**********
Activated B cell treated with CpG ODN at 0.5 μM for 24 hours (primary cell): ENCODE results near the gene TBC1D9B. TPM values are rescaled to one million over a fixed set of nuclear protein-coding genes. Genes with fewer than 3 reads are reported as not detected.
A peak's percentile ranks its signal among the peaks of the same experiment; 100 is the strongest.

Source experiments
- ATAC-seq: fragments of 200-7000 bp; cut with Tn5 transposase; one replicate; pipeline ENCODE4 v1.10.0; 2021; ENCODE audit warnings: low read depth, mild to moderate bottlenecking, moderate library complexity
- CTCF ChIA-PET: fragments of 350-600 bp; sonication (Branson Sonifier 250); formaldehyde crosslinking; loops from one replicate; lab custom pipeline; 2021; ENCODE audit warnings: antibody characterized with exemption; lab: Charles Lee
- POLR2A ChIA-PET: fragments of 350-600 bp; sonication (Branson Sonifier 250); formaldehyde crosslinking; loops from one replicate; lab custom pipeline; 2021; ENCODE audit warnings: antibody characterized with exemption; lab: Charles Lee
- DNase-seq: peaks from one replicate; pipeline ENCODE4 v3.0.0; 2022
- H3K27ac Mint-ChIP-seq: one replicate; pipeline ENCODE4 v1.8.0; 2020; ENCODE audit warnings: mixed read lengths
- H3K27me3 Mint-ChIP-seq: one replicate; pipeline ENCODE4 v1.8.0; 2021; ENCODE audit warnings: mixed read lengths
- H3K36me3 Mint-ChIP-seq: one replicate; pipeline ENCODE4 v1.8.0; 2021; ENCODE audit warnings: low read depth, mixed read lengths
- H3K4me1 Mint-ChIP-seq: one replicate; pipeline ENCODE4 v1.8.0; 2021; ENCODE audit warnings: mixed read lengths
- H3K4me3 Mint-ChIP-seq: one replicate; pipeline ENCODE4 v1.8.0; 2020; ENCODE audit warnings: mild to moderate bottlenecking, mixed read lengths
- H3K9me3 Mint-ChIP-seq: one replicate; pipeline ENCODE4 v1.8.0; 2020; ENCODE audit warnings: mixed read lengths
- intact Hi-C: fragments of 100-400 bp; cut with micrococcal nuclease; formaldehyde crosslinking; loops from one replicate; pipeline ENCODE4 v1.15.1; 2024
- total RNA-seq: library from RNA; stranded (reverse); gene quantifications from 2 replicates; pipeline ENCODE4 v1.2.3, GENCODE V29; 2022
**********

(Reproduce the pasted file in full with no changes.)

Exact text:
Activated B cell treated with CpG ODN at 0.5 μM for 24 hours (primary cell): ENCODE results near the gene TBC1D9B. TPM values are rescaled to one million over a fixed set of nuclear protein-coding genes. Genes with fewer than 3 reads are reported as not detected.
A peak's percentile ranks its signal among the peaks of the same experiment; 100 is the strongest.

Source experiments
- ATAC-seq: fragments of 200-7000 bp; cut with Tn5 transposase; one replicate; pipeline ENCODE4 v1.10.0; 2021; ENCODE audit warnings: low read depth, mild to moderate bottlenecking, moderate library complexity
- CTCF ChIA-PET: fragments of 350-600 bp; sonication (Branson Sonifier 250); formaldehyde crosslinking; loops from one replicate; lab custom pipeline; 2021; ENCODE audit warnings: antibody characterized with exemption; lab: Charles Lee
- POLR2A ChIA-PET: fragments of 350-600 bp; sonication (Branson Sonifier 250); formaldehyde crosslinking; loops from one replicate; lab custom pipeline; 2021; ENCODE audit warnings: antibody characterized with exemption; lab: Charles Lee
- DNase-seq: peaks from one replicate; pipeline ENCODE4 v3.0.0; 2022
- H3K27ac Mint-ChIP-seq: one replicate; pipeline ENCODE4 v1.8.0; 2020; ENCODE audit warnings: mixed read lengths
- H3K27me3 Mint-ChIP-seq: one replicate; pipeline ENCODE4 v1.8.0; 2021; ENCODE audit warnings: mixed read lengths
- H3K36me3 Mint-ChIP-seq: one replicate; pipeline ENCODE4 v1.8.0; 2021; ENCODE audit warnings: low read depth, mixed read lengths
- H3K4me1 Mint-ChIP-seq: one replicate; pipeline ENCODE4 v1.8.0; 2021; ENCODE audit warnings: mixed read lengths
- H3K4me3 Mint-ChIP-seq: one replicate; pipeline ENCODE4 v1.8.0; 2020; ENCODE audit warnings: mild to moderate bottlenecking, mixed read lengths
- H3K9me3 Mint-ChIP-seq: one replicate; pipeline ENCODE4 v1.8.0; 2020; ENCODE audit warnings: mixed read lengths
- intact Hi-C: fragments of 100-400 bp; cut with micrococcal nuclease; formaldehyde crosslinking; loops from one replicate; pipeline ENCODE4 v1.15.1; 2024
- total RNA-seq: library from RNA; stranded (reverse); gene quantifications from 2 replicates; pipeline ENCODE4 v1.2.3, GENCODE V29; 2022